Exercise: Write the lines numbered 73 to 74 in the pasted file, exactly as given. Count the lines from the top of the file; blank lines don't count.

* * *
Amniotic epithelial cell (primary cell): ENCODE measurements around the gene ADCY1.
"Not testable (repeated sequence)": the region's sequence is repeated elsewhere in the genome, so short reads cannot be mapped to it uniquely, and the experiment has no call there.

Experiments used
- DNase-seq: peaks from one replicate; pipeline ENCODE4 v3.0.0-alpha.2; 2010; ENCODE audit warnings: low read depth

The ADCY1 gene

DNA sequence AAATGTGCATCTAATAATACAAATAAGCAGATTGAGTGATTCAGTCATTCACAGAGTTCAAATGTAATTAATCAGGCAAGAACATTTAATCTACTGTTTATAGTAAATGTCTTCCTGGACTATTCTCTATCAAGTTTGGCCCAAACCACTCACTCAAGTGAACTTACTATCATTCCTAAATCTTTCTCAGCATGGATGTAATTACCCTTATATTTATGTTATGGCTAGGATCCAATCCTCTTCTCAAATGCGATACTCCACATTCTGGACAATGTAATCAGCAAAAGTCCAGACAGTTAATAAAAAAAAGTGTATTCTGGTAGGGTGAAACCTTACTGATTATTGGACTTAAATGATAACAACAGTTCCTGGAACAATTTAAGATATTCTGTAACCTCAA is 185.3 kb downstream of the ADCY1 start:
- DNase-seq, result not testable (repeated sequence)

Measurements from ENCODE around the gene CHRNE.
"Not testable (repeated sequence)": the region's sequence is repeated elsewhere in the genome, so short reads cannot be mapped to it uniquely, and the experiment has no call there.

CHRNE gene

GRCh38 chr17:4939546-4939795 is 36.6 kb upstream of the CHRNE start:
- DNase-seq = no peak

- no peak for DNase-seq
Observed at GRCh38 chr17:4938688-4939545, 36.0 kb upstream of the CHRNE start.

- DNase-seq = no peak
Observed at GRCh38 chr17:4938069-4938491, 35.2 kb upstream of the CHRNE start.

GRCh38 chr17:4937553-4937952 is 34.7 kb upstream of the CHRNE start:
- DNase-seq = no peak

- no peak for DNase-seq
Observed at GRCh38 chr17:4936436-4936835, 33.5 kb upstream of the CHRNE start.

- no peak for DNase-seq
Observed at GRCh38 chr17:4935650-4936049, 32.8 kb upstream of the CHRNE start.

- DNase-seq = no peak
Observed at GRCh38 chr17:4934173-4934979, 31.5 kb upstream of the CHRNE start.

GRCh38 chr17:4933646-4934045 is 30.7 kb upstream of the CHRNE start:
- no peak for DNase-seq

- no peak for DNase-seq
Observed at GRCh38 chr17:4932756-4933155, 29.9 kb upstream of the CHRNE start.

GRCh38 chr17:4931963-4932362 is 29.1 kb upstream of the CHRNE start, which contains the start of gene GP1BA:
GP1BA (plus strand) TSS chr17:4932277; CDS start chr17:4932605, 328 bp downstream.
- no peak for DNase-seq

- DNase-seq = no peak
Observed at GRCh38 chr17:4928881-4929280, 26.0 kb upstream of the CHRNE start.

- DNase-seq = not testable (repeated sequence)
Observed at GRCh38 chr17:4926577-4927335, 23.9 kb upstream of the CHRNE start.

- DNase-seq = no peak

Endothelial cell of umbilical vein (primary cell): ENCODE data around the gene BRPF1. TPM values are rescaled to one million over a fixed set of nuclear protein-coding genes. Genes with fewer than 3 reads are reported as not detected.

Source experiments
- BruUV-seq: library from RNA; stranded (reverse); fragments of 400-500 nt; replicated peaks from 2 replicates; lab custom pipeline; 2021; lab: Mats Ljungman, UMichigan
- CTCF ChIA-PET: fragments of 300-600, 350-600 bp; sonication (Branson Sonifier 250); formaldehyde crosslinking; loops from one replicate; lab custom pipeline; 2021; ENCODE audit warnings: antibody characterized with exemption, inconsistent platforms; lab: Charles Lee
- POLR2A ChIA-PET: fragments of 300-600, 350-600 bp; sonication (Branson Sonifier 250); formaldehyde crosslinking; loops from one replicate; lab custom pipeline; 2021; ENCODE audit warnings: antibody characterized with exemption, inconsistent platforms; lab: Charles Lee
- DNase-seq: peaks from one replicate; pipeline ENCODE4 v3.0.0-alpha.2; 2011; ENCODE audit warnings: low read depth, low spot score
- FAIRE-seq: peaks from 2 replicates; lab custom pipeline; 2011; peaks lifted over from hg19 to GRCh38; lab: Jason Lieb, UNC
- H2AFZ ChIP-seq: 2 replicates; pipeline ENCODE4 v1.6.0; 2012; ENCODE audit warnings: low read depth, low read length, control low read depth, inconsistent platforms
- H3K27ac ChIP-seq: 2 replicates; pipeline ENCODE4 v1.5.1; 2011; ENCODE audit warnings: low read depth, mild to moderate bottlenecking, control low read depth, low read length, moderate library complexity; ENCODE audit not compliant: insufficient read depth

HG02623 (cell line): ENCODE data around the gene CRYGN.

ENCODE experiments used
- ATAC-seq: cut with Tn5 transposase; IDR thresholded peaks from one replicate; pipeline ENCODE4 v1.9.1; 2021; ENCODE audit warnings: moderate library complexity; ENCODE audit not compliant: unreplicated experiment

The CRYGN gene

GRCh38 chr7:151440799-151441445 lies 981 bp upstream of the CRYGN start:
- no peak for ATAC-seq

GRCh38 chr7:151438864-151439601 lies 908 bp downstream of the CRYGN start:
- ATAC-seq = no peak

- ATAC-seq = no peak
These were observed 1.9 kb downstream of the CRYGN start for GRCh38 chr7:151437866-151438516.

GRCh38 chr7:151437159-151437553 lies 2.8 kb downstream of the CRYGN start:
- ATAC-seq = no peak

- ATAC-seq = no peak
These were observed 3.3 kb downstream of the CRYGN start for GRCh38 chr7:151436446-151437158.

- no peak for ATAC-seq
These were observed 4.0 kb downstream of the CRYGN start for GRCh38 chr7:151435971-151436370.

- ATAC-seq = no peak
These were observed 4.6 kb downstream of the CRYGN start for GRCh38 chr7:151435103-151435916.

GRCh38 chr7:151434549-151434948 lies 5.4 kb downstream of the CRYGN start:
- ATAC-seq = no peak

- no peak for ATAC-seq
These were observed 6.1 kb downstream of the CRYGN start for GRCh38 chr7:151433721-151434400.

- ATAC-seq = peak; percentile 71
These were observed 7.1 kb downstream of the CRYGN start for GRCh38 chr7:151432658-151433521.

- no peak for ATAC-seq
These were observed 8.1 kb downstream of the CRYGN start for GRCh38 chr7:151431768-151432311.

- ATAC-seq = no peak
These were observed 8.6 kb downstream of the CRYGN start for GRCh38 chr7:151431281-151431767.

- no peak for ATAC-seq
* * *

These were observed 8.6 kb downstream of the CRYGN start for GRCh38 chr7:151431281-151431767.

- no peak for ATAC-seq